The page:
A critics’ darling at film festivals across the globe and Winner of the Excellence in Cinematography Award at Sundance, Blue Vinyl is a deeply personal and frighteningly vital exposé that has been applauded as “Funny and irreverent… one of Sundance’s best documentaries!” -Roger Ebert, Chicago Sun-Times
Skeptical of her parents’ decision to “re-side” their Long Island home with polyvinyl chloride (PVC) — the seemingly benign cure-all of suburbia — Peabody Award-winning filmmaker Judith Helfand set out with co-director Daniel B. Gold to discover the truth behind the potentially toxic effects of the material, which is used in building everything from automobiles to computers, medical equipment, and children’s toys. With a tender-hearted agenda and a piece of blue vinyl siding firmly in hand, Helfand and Gold travel to the vinyl-manufacturing capital in Louisiana, enlist the help of a “green” builder in California, and journey as far as Venice, Italy — where 31 executives from a PVC-producing company await trial for manslaughter in a landmark conspiracy case.
Unexpectedly taking twists and turns in a filmmaking pursuit that most ordinary homeowners would never dare to take, Blue Vinyl is a heartfelt, sobering, and shockingly hilarious exploration of the complex relationship between consumers and industry.
Judith Helfand has worked as a documentary producer and educator for the past ten years With veteran documentarian George Stoney, she co-produced and co-directed The Uprising of ’34, which explores “hidden” labor history, class and power in the South. It was broadcast on public television’s POV and voted one of the ten best documentaries of 1995 by the Academy of Motion Picture Arts and Sciences. Helfand used a more personal, humorous and ironic style with her next film A Healthy Baby Girl, was broadcast on POV, and won a 1997 George Foster Peabody Award for Excellence in Journalism and Public Education. Judith is co-founder of Working Films, a non-profit organization- laboratory/institute based in North Carolina that is dedicated to linking documentary filmmaking to long-term social change.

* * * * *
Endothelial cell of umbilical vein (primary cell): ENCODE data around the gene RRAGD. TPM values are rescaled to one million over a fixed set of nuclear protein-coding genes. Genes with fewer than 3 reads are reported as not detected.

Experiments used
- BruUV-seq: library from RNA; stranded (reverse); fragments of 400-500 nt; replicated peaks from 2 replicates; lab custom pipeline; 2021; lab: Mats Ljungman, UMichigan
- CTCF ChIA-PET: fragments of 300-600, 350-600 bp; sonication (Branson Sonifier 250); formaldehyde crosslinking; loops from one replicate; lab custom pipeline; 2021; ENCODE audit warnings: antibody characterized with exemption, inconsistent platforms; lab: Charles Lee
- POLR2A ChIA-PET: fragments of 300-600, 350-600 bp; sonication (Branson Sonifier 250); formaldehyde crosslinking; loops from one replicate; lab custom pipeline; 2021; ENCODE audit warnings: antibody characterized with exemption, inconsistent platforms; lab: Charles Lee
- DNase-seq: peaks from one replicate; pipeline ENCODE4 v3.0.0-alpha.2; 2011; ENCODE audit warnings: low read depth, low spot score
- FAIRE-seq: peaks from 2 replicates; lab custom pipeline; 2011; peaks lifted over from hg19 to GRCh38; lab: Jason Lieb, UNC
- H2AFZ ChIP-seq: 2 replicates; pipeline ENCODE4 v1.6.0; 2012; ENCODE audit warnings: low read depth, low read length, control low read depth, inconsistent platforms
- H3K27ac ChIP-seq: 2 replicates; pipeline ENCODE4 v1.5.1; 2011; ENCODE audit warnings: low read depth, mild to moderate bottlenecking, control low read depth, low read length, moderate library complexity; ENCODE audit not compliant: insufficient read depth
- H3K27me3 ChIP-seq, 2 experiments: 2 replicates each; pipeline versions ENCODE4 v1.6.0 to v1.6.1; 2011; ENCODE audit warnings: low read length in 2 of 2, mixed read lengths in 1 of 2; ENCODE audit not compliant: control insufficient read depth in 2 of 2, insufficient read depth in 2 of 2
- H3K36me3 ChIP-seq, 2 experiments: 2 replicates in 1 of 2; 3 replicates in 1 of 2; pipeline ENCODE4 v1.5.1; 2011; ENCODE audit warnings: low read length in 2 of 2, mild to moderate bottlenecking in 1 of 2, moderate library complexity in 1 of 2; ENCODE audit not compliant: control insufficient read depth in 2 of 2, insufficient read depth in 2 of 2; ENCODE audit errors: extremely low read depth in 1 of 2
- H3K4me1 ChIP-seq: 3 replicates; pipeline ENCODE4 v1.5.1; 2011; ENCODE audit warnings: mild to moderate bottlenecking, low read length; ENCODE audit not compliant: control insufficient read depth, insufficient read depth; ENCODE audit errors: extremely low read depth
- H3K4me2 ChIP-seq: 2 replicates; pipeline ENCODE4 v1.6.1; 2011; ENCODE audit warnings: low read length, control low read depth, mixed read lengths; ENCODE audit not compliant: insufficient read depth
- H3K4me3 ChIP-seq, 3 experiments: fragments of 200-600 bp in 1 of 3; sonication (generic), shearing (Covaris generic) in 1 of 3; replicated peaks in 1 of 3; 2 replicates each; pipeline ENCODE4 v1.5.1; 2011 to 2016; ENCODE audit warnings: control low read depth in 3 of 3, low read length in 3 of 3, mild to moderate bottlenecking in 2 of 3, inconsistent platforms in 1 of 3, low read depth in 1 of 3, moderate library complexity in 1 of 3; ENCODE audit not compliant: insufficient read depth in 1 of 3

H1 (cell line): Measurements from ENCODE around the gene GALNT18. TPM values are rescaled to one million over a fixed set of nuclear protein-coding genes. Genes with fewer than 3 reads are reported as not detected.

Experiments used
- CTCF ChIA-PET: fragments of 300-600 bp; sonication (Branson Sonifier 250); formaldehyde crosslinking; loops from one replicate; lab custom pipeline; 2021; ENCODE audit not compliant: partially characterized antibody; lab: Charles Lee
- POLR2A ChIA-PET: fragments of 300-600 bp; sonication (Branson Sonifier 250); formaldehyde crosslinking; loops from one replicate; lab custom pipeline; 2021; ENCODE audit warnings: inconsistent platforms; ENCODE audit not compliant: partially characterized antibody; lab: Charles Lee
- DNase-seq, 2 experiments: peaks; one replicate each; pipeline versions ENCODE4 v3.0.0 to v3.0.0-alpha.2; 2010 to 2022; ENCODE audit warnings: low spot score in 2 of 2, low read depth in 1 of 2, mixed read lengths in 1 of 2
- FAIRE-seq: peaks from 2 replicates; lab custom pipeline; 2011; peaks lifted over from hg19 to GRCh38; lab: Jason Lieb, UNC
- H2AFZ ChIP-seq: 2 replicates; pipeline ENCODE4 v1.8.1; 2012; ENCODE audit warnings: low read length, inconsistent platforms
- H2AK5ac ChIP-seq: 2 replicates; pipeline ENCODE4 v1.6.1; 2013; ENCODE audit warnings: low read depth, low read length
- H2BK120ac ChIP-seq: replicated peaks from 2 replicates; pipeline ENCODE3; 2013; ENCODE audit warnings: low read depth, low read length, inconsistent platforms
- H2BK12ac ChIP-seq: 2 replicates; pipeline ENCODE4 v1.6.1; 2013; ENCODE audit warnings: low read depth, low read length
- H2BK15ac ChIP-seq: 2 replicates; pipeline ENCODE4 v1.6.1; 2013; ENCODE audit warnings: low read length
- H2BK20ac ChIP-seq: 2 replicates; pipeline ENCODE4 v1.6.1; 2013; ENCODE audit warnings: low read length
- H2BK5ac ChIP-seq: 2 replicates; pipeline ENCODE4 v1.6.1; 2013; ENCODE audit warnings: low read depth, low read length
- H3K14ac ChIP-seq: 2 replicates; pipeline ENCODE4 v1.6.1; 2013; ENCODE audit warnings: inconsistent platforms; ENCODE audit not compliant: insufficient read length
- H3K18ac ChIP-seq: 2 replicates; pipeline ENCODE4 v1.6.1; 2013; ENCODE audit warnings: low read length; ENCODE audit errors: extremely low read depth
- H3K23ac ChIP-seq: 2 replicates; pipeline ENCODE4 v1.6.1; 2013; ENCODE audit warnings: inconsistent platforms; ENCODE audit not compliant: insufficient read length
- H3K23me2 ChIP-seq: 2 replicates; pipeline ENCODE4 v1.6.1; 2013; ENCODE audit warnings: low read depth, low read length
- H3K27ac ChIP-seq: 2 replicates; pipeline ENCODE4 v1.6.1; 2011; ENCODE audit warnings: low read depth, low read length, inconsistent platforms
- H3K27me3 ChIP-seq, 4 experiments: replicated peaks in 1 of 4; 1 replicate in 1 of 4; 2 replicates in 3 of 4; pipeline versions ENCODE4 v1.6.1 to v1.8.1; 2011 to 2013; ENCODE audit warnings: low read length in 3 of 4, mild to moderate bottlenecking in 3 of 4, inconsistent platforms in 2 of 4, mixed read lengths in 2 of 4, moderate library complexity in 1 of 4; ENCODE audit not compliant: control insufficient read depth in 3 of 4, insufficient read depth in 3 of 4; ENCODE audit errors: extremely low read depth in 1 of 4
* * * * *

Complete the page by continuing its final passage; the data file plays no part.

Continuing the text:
Daniel B Gold recent broadcast credits as DP include The Nazi Officer’s Wife (A&E Special, 2003), Breaking The Violence (LIFETIME Special, 2003), and a segment on the upcoming PBS series, Colonial House (sequel to the PBS series Frontier House). Prior to concentrating on documentary work, Gold’s camerawork was frequently seen on Saturday Night Live, Dateline NBC, and the Hallmark Channel. Currently, Gold is producing and co-directing Melting Planet, a toxic comedy about global warming, and Waiting to Be Sung, a film about the songwriter’s life in Nashville. He is also developing a feature documentary he will direct in Cuba with Click and Clack — the Tappet Brothers of NPR’s “Car Talk” fame.